They paid tribute to larger centres of civilisation in the region, such as Imperial China or the Majapahit Empire in modern-day Indonesia.

Some pre-Philippine kingdoms earned quite a reputation for quality items and fairness in trade that the Chinese, for instance, made them preferential trading partners over the likes of Japan.

War erupted again as the Filipinos fought the Americans in a conflict called the Philippine Insurrection or the Philippine-American War.

The earliest settlement routes, however, remain contested between Borneo and Taiwan.

By the first millennium CE, the various isolated communities of the islands evolved into important trade posts attracting various merchants from as far as India and China, and by the 1300s Islam made its headway, starting with the Sulu Islands to the southwest and reaching as far as Manila.

The classical period of precolonial Philippine historytechnically, "pre-Philippine history", as the name is obviously of colonial origin, named for King Philip II of Spainis known largely from third-party accounts from elsewhere in East and Southeast Asia, but the oldest concrete artifact of a proto-Philippine provenance is the Laguna Copperplate Inscription, a record of a royal debt pardon dated, luckily very specifically, to 900 CE.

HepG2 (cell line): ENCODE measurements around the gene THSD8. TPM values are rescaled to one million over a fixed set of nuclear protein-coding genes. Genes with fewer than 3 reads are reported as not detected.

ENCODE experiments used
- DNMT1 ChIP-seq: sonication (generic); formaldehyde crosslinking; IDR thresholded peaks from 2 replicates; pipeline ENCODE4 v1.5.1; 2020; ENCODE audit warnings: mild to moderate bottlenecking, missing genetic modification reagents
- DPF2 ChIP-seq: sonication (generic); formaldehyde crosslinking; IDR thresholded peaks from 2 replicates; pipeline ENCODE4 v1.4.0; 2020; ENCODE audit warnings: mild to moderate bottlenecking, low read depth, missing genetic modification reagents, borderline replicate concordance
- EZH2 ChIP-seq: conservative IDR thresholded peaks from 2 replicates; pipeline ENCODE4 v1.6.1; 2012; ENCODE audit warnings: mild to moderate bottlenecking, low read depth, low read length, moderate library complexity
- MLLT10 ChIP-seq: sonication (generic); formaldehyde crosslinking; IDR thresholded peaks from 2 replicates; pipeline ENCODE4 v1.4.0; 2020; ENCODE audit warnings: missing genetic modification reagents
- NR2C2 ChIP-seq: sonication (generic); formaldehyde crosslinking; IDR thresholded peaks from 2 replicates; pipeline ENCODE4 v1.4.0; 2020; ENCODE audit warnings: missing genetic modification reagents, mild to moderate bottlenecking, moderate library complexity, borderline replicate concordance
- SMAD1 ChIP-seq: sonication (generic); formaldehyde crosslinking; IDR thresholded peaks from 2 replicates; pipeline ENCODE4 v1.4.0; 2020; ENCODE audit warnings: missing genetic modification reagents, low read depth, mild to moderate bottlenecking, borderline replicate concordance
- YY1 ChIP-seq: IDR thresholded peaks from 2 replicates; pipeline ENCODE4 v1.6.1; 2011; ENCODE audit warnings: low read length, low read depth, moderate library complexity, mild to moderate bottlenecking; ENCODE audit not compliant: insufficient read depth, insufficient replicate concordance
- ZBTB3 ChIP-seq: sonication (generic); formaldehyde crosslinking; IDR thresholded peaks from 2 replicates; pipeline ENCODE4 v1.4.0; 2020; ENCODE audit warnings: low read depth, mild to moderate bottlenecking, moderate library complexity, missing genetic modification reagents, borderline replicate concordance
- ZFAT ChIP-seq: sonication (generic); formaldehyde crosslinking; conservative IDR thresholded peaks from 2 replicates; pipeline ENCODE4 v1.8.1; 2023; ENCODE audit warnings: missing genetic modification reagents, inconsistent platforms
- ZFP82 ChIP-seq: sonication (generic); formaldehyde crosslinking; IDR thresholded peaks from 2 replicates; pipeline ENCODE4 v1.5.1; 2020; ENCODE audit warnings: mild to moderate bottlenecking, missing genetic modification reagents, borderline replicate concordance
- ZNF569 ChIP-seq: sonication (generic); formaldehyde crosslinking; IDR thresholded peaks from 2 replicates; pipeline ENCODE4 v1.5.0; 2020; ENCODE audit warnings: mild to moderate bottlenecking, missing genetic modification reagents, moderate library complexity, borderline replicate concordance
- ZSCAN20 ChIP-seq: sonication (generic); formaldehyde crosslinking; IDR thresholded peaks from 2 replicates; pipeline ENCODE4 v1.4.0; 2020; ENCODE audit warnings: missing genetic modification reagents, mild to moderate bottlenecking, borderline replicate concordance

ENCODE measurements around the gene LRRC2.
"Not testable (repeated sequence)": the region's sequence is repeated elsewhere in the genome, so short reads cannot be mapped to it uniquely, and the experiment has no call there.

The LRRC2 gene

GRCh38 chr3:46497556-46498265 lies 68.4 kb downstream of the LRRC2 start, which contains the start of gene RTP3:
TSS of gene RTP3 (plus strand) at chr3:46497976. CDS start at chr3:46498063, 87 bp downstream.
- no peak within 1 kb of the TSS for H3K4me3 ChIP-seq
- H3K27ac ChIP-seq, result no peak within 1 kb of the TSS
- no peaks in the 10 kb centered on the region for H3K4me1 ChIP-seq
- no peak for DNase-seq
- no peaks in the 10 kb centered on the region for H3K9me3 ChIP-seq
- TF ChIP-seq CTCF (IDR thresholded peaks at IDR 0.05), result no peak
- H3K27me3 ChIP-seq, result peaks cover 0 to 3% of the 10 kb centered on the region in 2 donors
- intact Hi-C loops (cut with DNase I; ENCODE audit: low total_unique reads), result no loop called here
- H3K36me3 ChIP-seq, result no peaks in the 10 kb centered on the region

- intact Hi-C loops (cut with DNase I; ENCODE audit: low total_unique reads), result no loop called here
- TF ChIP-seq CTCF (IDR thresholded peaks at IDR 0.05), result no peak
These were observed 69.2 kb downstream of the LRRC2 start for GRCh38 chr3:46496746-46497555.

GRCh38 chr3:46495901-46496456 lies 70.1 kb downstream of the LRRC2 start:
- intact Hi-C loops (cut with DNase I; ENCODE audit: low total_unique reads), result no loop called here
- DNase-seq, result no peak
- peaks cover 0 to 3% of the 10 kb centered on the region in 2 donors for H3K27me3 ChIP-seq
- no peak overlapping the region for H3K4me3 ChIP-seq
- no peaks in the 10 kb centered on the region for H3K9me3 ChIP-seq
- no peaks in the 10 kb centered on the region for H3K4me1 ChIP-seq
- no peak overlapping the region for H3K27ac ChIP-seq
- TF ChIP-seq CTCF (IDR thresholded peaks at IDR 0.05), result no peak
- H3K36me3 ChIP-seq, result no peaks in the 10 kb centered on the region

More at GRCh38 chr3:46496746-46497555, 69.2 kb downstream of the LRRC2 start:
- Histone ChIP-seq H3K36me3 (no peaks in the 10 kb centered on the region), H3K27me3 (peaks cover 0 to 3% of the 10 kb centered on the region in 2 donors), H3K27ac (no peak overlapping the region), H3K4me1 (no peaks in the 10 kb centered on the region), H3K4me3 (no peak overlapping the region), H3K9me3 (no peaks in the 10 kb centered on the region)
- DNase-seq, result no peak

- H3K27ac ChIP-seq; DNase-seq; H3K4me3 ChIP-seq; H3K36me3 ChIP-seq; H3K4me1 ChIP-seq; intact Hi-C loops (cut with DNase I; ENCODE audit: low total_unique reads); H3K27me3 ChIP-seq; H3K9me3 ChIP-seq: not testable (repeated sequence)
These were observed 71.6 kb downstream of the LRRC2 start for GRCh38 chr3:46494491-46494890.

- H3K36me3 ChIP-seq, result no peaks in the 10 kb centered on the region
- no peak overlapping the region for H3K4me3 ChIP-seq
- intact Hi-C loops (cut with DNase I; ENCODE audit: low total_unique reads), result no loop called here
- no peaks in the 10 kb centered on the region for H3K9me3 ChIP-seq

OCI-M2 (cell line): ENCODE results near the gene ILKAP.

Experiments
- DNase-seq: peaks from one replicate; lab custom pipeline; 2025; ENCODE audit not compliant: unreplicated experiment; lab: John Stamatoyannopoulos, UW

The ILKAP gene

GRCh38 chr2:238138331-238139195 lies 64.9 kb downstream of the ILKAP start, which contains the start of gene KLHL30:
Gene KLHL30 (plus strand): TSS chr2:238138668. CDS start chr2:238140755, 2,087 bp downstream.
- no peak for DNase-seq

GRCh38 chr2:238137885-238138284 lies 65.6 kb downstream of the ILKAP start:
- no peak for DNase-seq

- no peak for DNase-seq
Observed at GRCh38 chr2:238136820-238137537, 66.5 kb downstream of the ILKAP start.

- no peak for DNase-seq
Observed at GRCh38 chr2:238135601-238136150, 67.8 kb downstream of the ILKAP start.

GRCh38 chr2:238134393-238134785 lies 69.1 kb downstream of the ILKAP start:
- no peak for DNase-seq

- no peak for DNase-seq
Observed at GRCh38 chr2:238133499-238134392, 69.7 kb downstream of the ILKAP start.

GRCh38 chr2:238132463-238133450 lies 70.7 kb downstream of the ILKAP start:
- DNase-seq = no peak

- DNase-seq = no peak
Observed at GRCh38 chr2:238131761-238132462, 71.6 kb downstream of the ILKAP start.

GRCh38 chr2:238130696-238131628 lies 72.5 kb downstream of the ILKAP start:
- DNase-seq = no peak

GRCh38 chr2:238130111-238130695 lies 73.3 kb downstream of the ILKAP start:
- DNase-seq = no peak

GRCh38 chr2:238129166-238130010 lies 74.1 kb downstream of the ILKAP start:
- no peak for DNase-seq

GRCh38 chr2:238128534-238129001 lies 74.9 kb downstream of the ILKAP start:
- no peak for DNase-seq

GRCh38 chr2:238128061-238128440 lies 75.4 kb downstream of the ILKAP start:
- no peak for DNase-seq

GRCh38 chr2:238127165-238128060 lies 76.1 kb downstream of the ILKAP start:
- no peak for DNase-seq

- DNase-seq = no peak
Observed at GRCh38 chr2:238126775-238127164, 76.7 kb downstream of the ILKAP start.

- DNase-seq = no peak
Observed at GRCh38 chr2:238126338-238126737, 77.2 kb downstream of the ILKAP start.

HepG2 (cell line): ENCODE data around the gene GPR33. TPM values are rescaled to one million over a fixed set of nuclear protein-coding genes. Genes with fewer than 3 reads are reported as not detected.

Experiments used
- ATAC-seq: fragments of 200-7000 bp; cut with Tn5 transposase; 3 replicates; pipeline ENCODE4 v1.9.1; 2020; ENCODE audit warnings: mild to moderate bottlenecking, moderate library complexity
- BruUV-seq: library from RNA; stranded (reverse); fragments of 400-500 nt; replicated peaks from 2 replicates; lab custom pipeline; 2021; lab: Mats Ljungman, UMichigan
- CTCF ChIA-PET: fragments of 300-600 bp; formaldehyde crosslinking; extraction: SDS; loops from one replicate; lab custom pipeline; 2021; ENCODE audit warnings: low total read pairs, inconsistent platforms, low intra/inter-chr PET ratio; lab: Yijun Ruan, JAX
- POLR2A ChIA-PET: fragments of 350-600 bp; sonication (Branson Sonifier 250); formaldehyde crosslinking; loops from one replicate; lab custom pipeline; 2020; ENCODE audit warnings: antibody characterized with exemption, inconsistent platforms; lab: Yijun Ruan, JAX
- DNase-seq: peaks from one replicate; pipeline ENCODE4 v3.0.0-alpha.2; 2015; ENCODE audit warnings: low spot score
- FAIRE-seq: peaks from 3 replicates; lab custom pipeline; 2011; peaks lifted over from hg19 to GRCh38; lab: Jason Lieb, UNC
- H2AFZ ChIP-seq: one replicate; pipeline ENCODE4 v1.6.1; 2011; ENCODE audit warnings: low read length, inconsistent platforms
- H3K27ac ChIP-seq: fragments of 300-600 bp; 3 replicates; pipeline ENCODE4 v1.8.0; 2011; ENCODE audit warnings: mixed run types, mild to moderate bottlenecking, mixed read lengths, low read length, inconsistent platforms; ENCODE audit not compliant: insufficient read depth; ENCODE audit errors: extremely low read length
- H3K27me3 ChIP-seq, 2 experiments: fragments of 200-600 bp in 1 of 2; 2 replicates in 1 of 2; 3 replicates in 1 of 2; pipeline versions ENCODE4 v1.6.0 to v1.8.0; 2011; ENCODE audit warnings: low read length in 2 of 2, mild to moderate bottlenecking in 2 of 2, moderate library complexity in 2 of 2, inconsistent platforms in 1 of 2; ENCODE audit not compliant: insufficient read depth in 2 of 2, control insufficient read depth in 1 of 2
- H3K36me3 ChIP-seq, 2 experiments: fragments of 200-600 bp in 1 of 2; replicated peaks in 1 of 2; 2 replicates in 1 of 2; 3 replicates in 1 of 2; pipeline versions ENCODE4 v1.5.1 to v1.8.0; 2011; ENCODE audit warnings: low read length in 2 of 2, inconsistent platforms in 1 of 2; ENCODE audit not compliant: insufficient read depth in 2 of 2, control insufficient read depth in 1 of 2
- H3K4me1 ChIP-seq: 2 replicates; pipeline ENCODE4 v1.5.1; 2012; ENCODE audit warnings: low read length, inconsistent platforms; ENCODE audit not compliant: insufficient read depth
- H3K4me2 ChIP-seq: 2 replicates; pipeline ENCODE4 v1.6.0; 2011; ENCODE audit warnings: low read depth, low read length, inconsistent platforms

It definitively demonstrated that culturally advanced and loosely organised kingdoms were thriving in the area for at least a millennium before the colonial period.

That, too, met with resistance from Madrid, and by the time one of the movement's leaders, doctor and novelist José Rizal, was executed on December 30, 1896, calls for reform had already given way to those for armed revolt.

The Philippine Revolution, led by Andres Bonifacio and the "Katipunan" secret society (whose full acronym was KKK, no relation to the American one) broke out in August 1896.

At the same time, the Americans also pacified the Muslim south, which had never been fully conquered by the Spanish and had mostly remained apart from the Philippine Revolution, in a conflict dubbed the Moro Rebellion.

By the mid-1910s the situation had relatively calmed down, during which the Islands experienced a cultural renaissance, and some nationalists elected into the legislature began submitting multiple proposals for Washington to lay down a groundwork for future independence, culminating in the establishment of the Philippine Commonwealth in 1935, with senator Manuel L. Ten hours after the attacks, the Japanese turned to the Philippines.

Amidst this background Portuguese conquistador Ferdinand Magellan managed to find the islands in 1521 and claimed them on behalf of the Kingdom of Spain.